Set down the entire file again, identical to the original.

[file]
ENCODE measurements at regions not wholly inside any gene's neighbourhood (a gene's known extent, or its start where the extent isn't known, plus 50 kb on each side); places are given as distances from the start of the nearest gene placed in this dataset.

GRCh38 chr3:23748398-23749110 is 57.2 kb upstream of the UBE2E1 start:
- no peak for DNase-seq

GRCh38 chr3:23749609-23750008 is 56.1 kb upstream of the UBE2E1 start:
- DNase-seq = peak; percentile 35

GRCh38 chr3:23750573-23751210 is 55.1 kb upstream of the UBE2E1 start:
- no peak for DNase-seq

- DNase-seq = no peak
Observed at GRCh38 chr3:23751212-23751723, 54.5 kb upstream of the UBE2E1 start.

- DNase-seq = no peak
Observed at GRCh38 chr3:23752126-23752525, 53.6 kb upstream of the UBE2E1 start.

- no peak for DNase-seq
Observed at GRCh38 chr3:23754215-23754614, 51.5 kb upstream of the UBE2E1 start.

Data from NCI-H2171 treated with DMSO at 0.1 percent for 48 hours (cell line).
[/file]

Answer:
ENCODE measurements at regions not wholly inside any gene's neighbourhood (a gene's known extent, or its start where the extent isn't known, plus 50 kb on each side); places are given as distances from the start of the nearest gene placed in this dataset.

GRCh38 chr3:23748398-23749110 is 57.2 kb upstream of the UBE2E1 start:
- no peak for DNase-seq

GRCh38 chr3:23749609-23750008 is 56.1 kb upstream of the UBE2E1 start:
- DNase-seq = peak; percentile 35

GRCh38 chr3:23750573-23751210 is 55.1 kb upstream of the UBE2E1 start:
- no peak for DNase-seq

- DNase-seq = no peak
Observed at GRCh38 chr3:23751212-23751723, 54.5 kb upstream of the UBE2E1 start.

- DNase-seq = no peak
Observed at GRCh38 chr3:23752126-23752525, 53.6 kb upstream of the UBE2E1 start.

- no peak for DNase-seq
Observed at GRCh38 chr3:23754215-23754614, 51.5 kb upstream of the UBE2E1 start.

Data from NCI-H2171 treated with DMSO at 0.1 percent for 48 hours (cell line).